What the article does not delve into but I find interesting is why football is the cash cow that is driving this disparity between conferences. On the television surface, basketball should be worth more. The billions shelled out by CBS for exclusive telecast tights to the NCAA Tournament which have reduced play to sporadic jump shots between beer and SUV commercials (speaking of which, if WDBJ is going to interrupt the Tournament for coverage of the Roanoke tire fire, why not do it during commercials? It’s not like we will miss anything, since the same ads will air a few seconds later) dwarfs the millions paid by ABC for rights to the BCS, yet football is driving the engine which is enabling the BCS Big Six to also dominate in basketball.
Part of the reason, as I see it, is the lack of an NCAA football playoff. The NCAA controls the basketball playoff, and uses the loot derived from it for everything from financing the Division III women’s volleyball tournament to paying nice bonuses to top NCAA staff members. Money from the BCS, on the other hand, stays in the houses of the member institutions and is used to put distance between themselves and those not privy to the cash. Does anybody really think we will see an NCAA-run football playoff anytime soon?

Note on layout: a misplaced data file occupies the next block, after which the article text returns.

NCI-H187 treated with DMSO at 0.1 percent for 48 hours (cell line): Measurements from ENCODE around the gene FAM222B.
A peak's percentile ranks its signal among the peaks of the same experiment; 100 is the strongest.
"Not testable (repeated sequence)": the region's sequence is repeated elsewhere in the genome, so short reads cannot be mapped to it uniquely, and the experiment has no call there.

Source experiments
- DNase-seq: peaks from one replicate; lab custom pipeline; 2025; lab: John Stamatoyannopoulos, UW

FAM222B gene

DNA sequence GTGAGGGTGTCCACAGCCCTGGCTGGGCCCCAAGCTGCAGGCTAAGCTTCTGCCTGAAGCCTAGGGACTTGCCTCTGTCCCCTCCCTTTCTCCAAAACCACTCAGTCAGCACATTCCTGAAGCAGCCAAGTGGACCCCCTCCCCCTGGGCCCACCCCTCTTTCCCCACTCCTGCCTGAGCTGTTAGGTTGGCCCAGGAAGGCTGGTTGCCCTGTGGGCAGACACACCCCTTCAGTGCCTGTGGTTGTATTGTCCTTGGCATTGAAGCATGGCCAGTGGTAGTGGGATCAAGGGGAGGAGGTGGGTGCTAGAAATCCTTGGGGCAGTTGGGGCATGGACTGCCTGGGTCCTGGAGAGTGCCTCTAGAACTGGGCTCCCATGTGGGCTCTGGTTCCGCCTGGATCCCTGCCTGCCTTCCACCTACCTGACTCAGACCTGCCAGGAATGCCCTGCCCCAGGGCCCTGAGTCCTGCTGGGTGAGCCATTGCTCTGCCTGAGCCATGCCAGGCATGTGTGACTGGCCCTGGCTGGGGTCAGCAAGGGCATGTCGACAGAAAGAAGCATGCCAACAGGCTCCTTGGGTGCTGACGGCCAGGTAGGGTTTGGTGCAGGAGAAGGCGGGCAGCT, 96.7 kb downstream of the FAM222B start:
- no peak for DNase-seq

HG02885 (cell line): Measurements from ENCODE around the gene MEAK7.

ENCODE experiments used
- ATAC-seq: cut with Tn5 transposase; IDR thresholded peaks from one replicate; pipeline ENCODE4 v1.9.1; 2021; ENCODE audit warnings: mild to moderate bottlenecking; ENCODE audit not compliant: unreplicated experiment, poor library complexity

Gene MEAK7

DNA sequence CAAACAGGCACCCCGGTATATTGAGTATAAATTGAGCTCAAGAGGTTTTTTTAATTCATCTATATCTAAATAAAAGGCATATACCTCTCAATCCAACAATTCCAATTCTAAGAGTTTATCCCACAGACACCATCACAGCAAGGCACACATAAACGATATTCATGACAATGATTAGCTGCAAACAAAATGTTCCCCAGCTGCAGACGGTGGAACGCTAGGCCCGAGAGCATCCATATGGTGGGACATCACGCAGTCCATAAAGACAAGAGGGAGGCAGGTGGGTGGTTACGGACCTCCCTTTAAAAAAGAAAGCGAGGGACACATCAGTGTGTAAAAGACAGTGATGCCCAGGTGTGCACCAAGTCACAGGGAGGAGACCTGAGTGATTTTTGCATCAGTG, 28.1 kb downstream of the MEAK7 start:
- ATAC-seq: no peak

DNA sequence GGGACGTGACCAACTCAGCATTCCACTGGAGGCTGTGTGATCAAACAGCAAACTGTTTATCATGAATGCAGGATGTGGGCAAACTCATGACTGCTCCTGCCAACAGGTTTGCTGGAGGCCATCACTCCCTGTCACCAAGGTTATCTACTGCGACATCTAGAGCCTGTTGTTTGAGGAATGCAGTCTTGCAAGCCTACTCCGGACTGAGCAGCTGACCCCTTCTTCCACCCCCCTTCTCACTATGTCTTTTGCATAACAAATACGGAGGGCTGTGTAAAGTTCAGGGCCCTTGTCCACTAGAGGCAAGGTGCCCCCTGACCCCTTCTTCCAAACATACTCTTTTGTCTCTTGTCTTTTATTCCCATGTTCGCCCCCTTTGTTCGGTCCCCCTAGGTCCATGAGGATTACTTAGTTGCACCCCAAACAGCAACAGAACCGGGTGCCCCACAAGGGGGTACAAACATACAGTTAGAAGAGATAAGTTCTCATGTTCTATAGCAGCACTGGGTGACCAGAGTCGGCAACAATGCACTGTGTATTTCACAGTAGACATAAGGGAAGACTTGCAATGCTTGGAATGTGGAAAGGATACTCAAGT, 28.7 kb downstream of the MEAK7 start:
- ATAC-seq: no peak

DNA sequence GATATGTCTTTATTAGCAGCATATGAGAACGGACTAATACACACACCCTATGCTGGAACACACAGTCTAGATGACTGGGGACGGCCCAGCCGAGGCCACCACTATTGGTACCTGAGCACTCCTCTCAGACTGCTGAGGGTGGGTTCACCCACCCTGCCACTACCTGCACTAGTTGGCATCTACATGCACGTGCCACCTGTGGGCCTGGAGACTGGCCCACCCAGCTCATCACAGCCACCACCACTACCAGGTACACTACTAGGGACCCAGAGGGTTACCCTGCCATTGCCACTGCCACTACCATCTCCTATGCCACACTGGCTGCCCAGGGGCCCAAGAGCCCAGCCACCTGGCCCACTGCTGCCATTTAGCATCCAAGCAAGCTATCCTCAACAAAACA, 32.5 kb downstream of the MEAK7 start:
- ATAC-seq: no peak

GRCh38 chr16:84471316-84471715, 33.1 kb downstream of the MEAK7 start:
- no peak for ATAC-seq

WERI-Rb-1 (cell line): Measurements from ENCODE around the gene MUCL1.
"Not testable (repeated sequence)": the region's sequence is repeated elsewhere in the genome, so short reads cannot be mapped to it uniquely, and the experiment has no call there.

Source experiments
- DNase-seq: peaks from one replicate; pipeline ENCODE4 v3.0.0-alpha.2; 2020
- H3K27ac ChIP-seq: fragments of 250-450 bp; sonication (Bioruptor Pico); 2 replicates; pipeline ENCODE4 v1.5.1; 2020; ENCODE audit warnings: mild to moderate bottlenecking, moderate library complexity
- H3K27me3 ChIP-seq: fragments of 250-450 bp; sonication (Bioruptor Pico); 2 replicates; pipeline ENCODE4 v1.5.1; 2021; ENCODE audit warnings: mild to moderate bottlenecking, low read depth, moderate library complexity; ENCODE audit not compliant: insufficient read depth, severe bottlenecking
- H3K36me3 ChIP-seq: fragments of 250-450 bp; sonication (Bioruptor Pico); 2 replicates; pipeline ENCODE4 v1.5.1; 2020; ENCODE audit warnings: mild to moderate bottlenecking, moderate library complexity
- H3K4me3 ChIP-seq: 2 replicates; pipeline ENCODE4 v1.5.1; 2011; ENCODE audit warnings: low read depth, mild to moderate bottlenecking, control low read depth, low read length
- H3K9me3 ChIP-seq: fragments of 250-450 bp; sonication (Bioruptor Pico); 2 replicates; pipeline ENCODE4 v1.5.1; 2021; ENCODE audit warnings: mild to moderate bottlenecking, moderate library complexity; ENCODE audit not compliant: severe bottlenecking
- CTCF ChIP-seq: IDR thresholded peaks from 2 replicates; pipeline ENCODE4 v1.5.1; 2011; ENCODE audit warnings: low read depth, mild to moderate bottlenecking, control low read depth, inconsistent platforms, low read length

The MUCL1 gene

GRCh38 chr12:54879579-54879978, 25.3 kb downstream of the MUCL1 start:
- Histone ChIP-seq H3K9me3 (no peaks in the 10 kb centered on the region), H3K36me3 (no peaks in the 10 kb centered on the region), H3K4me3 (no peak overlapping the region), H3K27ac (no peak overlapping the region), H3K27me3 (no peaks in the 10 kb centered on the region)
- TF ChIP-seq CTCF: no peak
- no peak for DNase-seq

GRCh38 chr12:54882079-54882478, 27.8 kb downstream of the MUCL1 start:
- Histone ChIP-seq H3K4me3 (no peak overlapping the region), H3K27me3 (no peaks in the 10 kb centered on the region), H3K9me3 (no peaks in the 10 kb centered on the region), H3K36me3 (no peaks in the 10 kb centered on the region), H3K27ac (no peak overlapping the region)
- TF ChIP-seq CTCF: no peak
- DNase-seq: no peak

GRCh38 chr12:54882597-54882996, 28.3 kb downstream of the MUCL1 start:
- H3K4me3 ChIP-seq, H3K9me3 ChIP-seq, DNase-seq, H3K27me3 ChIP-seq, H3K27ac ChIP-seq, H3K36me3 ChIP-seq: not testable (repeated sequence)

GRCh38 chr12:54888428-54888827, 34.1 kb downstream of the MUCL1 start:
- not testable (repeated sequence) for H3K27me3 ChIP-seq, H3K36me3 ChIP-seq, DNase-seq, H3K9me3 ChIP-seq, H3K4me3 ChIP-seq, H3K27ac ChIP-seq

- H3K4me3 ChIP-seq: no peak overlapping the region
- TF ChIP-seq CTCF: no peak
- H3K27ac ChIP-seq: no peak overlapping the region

It is not likely that the 64 members of the BCS are going to give that money up, especially in these Title IX days. We may one day see a playoff, but it will not likely be the egalitarian one (on the surface, at least) run in basketball that will provide the champions of the MAC or the Mountain Something Conference the same access to the cash currently enjoyed by the BCS.
What is more probable is the long-discussed super conference, a 64-team grouping that either becomes the exclusive top division of the NCAA or breaks away into their own association. The NCAA for all practical purposes has broken into a DI-A+ and DI-A-, and one day it will probably become official, with the 64 teams being:
I suspect if there ever is a football playoff, it will be among these teams.
In the Big East, this is trading UConn for Temple -- Huskies AD Lew Perkins has seen this clearly for some time and wasn’t shy about expressing it as he campaigned to get the Huskies into I-A+. I would give the 64th spot to BYU mostly because I enjoy watching Louisville squirm.
It should also be noted that the Big East Football Conference was formed specifically to be included in what became the BCS, and until UConn comes on board, Tech was the final choice for the league, and Tech is the last school to have been added to a power conference for basketball. For an athletic department that too often seemed intent on proving Murphy’s Law, things recently have gone very right.
Jim Alderson,who first made his mark with his biting political commentary on the A-Line email newsletter, also brings a unique, sarcastic, and well-informed perspective on college sports, particularly (1) Virginia Tech sports and (2) ACC sports. While Hokie fans currently have very little use for subject number 2, Alderson is an entertaining and informative columnist on subject number 1. For even more fun, visit Jim's A-Line home page.